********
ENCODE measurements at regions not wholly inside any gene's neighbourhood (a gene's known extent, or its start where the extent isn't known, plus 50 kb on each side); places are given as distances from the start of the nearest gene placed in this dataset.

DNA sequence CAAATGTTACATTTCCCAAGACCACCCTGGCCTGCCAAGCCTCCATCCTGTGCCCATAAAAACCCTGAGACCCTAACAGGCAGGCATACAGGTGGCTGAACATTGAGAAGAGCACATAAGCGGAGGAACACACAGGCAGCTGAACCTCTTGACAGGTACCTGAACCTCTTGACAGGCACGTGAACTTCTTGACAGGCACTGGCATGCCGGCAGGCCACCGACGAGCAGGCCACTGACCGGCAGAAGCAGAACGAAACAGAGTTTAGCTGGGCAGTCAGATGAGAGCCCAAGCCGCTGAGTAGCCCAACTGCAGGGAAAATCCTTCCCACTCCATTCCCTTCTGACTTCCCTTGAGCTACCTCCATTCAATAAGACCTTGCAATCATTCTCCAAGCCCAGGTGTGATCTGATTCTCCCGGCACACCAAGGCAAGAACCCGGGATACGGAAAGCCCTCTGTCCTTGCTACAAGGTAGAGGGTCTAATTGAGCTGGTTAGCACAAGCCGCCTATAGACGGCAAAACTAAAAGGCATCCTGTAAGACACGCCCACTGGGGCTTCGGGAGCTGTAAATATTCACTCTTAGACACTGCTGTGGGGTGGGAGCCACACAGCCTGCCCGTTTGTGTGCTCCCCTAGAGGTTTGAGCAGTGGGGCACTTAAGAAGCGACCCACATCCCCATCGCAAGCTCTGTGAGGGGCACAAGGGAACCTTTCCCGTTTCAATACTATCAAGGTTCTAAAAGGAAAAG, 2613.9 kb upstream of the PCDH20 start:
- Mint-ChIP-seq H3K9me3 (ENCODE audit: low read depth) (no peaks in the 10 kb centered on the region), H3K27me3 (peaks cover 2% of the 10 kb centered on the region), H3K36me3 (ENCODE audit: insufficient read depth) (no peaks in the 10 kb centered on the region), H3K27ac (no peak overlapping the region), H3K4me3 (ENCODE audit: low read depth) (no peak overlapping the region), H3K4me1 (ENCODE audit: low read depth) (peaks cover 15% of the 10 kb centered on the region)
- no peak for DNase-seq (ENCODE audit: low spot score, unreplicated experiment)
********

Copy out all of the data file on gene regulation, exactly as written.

ENCODE measurements at regions not wholly inside any gene's neighbourhood (a gene's known extent, or its start where the extent isn't known, plus 50 kb on each side); places are given as distances from the start of the nearest gene placed in this dataset.

DNA sequence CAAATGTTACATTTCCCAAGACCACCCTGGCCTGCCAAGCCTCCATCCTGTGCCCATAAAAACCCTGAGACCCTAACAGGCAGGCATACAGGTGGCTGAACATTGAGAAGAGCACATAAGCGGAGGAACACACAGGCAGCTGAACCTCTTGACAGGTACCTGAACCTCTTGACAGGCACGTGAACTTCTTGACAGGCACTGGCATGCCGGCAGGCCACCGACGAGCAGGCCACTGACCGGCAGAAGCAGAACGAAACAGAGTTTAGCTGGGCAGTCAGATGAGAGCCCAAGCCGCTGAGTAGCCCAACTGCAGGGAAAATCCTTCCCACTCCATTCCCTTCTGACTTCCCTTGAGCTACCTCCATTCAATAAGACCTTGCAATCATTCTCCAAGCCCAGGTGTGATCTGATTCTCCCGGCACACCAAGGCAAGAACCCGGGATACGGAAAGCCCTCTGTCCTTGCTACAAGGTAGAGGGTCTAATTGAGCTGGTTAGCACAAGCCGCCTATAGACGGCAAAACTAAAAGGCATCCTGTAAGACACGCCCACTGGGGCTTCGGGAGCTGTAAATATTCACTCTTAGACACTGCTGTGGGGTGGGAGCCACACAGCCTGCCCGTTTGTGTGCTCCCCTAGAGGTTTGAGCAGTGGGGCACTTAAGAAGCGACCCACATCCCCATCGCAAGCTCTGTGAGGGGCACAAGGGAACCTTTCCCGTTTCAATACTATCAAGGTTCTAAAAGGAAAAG, 2613.9 kb upstream of the PCDH20 start:
- Mint-ChIP-seq H3K9me3 (ENCODE audit: low read depth) (no peaks in the 10 kb centered on the region), H3K27me3 (peaks cover 2% of the 10 kb centered on the region), H3K36me3 (ENCODE audit: insufficient read depth) (no peaks in the 10 kb centered on the region), H3K27ac (no peak overlapping the region), H3K4me3 (ENCODE audit: low read depth) (no peak overlapping the region), H3K4me1 (ENCODE audit: low read depth) (peaks cover 15% of the 10 kb centered on the region)
- no peak for DNase-seq (ENCODE audit: low spot score, unreplicated experiment)